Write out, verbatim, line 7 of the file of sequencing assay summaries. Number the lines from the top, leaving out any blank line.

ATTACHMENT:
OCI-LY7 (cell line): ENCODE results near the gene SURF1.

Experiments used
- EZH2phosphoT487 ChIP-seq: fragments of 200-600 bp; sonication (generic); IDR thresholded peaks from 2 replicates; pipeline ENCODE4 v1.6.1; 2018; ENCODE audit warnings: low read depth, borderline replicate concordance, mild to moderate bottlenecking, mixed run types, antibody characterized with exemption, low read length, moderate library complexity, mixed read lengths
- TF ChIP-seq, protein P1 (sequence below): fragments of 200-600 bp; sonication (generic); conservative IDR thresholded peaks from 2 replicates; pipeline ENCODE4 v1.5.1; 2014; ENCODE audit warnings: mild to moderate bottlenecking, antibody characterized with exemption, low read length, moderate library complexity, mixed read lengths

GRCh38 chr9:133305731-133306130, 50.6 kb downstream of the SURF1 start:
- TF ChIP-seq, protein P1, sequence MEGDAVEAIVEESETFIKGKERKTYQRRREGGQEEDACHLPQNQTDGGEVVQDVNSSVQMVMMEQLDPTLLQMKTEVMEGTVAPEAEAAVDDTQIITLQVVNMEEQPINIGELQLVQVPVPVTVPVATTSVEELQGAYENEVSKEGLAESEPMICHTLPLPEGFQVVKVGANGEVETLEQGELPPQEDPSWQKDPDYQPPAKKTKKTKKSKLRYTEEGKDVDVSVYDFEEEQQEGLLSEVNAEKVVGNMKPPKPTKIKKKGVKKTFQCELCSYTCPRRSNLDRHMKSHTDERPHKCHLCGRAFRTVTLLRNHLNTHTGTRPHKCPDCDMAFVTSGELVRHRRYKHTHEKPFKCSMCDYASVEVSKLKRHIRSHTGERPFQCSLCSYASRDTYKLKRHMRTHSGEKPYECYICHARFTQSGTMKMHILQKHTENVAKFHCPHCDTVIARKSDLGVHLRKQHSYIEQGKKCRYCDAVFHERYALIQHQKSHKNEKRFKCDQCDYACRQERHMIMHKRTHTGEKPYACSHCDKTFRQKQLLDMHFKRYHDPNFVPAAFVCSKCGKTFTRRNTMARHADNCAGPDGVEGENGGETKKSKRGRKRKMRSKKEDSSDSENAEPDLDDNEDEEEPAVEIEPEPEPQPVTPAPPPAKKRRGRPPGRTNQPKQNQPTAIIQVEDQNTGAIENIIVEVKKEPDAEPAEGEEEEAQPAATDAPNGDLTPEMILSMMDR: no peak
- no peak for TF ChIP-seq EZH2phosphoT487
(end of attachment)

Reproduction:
- no peak for TF ChIP-seq EZH2phosphoT487